We all know that we may get sick some day. Even if we eat well, exercise regularly, and make responsible choices, at some point we may find ourselves coping with a car accident or a long-term illness. Life is unpredictable.
When we face injuries or serious illness, we know that we're likely to need treatment in a hospital, followed by a period of recovery. We may need continuing physical therapy or ongoing treatments. Since that's a typical pattern for so many conditions, you'd think a rational health-care system would be set up to offer support throughout the whole process of illness, treatment, and recovery.
Over time, the US health-care system has evolved in several separate organizations or systems. Health experts call them "silos." Hospitals, primary care docs, specialists, home health agencies, skilled nursing facilities. Each of them has its own vocabulary. They have wildly different fee schedules and financial incentives. The payment system generally doesn't pay extra for the time and effort needed to gracefully transition patients from one setting to the next ... so, it comes as no surprise, the transitions are clunky.
"The US health-care system hasn't made sense for decades, and anyone involved in it knows that," says Amanda Twiss, an expert in health-care analytics and the founder of Outcome Concept Systems Inc., which specializes in gathering and analyzing data on home health. "Right now the incentives are for various health-care providers to transfer patients rapidly to the next provider, with very few integrated transitions of care. We must have better management of transitions, and increased alignment of incentives to do the right things, particularly for our chronically ill patients. This will happen, but the form it will take may vary."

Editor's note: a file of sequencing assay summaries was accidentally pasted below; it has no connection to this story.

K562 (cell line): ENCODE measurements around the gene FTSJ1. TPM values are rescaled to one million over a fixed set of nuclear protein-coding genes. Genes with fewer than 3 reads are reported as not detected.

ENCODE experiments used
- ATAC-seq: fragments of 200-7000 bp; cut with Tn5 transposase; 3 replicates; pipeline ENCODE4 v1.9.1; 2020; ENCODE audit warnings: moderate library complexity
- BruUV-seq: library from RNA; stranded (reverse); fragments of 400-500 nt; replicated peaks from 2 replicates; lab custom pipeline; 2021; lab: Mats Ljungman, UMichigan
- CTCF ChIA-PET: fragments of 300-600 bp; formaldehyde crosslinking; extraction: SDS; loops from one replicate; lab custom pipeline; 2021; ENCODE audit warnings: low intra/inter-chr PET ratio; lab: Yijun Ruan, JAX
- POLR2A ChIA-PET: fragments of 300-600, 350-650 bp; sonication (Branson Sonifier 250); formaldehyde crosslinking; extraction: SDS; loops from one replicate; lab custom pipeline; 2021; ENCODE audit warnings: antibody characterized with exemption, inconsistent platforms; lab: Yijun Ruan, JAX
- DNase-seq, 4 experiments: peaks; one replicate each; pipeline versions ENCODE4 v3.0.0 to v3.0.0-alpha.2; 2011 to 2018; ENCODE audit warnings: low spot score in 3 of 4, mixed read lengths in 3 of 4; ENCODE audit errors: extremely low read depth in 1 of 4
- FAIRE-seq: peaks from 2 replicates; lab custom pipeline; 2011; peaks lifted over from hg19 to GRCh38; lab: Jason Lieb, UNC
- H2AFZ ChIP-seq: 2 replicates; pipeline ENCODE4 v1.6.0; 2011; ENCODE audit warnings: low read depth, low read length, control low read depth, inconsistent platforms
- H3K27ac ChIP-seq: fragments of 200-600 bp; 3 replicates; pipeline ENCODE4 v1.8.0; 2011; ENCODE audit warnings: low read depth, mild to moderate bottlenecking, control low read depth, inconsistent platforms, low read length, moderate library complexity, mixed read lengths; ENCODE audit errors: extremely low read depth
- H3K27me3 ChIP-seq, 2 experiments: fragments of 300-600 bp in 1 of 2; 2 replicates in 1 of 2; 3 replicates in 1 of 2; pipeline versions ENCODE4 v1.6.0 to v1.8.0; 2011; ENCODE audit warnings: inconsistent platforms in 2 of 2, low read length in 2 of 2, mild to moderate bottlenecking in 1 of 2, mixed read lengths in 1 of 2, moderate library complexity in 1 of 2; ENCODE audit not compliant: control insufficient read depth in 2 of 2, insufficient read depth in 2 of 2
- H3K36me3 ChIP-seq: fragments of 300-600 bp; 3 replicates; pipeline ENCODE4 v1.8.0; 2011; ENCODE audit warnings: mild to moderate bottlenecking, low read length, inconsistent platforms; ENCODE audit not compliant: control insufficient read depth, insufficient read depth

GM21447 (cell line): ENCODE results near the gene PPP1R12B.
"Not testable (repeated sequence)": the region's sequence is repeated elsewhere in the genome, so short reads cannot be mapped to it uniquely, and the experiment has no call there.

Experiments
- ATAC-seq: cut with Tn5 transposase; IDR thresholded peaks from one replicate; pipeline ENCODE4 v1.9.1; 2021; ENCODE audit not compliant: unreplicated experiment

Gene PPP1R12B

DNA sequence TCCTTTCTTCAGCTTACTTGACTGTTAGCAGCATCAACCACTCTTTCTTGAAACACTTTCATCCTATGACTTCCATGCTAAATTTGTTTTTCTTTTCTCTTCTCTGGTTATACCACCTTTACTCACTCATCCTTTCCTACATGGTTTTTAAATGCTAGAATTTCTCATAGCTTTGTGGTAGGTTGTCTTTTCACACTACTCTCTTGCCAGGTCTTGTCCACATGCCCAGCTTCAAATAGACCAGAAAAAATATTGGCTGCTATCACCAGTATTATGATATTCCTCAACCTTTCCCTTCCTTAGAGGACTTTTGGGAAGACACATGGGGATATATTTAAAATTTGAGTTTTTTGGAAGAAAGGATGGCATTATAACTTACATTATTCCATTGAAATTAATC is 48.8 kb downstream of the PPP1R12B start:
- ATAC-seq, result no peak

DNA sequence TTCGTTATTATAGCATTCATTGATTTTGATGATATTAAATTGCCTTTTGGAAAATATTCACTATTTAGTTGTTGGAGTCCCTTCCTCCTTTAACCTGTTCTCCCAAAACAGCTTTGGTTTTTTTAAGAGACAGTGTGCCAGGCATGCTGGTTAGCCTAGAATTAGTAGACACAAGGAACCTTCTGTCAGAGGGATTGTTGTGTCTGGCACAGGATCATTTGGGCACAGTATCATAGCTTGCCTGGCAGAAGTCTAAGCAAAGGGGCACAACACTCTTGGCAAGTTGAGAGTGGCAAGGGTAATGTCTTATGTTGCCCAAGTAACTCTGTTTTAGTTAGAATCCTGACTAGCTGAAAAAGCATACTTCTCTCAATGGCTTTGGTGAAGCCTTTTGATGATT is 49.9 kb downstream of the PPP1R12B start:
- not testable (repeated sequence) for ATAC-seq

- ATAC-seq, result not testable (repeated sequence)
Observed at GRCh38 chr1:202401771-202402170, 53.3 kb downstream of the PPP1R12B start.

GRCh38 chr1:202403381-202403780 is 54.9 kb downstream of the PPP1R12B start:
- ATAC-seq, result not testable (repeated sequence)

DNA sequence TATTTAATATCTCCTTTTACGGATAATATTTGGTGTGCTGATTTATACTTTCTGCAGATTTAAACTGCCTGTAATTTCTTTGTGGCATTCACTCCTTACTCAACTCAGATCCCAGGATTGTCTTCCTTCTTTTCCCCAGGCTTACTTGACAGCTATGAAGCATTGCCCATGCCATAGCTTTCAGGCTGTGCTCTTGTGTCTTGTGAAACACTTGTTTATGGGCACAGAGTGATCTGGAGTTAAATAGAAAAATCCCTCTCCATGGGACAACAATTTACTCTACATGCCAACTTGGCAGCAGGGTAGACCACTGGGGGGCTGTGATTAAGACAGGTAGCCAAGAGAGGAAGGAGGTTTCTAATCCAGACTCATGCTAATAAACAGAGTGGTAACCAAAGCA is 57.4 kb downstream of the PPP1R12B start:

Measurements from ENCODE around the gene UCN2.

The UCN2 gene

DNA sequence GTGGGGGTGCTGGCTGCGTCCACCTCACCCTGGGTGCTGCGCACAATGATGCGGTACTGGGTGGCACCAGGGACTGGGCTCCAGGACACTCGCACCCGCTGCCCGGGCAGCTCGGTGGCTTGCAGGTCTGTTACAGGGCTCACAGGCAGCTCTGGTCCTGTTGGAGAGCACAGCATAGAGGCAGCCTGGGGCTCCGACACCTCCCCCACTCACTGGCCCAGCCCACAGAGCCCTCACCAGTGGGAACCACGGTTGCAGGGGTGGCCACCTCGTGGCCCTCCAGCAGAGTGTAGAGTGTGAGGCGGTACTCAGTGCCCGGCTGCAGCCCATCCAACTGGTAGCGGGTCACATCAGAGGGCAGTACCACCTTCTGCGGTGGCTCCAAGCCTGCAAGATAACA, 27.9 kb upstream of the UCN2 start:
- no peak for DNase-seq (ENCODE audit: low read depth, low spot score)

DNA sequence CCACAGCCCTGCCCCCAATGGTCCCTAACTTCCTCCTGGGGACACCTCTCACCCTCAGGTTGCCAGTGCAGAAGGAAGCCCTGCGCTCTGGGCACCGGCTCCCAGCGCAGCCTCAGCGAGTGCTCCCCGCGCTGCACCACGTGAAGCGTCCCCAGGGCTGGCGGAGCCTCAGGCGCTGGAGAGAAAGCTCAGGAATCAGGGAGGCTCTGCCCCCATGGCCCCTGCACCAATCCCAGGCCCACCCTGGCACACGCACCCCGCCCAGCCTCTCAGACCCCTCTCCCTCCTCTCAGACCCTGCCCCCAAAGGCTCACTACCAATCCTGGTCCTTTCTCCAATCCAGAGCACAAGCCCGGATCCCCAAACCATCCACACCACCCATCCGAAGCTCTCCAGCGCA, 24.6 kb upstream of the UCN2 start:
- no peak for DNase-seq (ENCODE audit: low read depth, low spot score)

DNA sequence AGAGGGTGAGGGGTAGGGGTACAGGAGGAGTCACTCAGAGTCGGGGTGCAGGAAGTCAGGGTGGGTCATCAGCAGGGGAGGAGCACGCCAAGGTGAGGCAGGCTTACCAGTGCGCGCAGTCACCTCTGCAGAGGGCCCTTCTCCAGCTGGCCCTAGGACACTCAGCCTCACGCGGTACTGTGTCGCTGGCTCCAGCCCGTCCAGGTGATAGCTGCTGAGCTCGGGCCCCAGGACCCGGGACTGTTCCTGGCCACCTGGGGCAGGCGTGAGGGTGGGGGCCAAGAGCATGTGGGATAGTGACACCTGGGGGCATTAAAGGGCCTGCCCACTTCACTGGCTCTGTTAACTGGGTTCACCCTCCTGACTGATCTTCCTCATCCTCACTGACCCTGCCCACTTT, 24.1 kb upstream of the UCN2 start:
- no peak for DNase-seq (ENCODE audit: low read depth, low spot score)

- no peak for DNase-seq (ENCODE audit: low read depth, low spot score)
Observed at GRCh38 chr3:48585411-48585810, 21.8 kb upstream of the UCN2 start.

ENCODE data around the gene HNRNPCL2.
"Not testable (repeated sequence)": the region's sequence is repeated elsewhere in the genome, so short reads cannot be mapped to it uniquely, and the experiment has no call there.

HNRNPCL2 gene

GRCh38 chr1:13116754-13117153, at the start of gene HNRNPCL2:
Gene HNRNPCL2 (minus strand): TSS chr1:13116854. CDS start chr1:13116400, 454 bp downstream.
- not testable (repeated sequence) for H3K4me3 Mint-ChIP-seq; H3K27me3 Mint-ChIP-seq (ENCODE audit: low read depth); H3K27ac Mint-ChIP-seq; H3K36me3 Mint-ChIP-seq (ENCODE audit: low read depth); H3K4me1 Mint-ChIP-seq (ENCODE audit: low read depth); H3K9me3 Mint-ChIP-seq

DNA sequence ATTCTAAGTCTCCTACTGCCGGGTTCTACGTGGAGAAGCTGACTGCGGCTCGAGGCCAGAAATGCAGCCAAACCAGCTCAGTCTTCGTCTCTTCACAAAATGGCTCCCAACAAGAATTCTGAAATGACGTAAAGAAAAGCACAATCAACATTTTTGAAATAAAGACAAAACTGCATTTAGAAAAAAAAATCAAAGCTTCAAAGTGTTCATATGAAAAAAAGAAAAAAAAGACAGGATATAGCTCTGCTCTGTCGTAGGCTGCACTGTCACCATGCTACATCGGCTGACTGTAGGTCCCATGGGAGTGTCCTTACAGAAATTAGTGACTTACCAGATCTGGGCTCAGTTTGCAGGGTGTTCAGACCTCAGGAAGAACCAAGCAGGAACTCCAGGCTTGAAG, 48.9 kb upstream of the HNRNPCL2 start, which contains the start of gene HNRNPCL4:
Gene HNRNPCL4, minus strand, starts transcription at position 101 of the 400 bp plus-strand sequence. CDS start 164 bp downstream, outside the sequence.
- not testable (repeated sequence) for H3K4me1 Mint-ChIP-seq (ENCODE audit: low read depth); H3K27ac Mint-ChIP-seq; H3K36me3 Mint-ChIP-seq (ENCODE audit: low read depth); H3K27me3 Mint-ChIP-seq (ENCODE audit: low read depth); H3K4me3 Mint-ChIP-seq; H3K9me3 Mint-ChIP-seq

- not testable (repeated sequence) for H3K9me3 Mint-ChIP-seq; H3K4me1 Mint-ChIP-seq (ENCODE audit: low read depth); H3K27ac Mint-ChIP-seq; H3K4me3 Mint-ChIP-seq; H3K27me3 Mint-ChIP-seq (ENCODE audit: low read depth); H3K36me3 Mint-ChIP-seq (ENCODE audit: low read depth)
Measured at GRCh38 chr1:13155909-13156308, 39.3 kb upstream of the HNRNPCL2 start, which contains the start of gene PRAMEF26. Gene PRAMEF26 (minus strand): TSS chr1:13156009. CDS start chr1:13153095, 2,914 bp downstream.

It's easy for Twiss to envision the way that the health-care system ought to work. "If incentives were aligned, there would be more population-based health care. The choice of a setting would be more neutral. Whether home-based care or a long-term care facility or a hospital, you would do whatever was most appropriate for the patient's needs."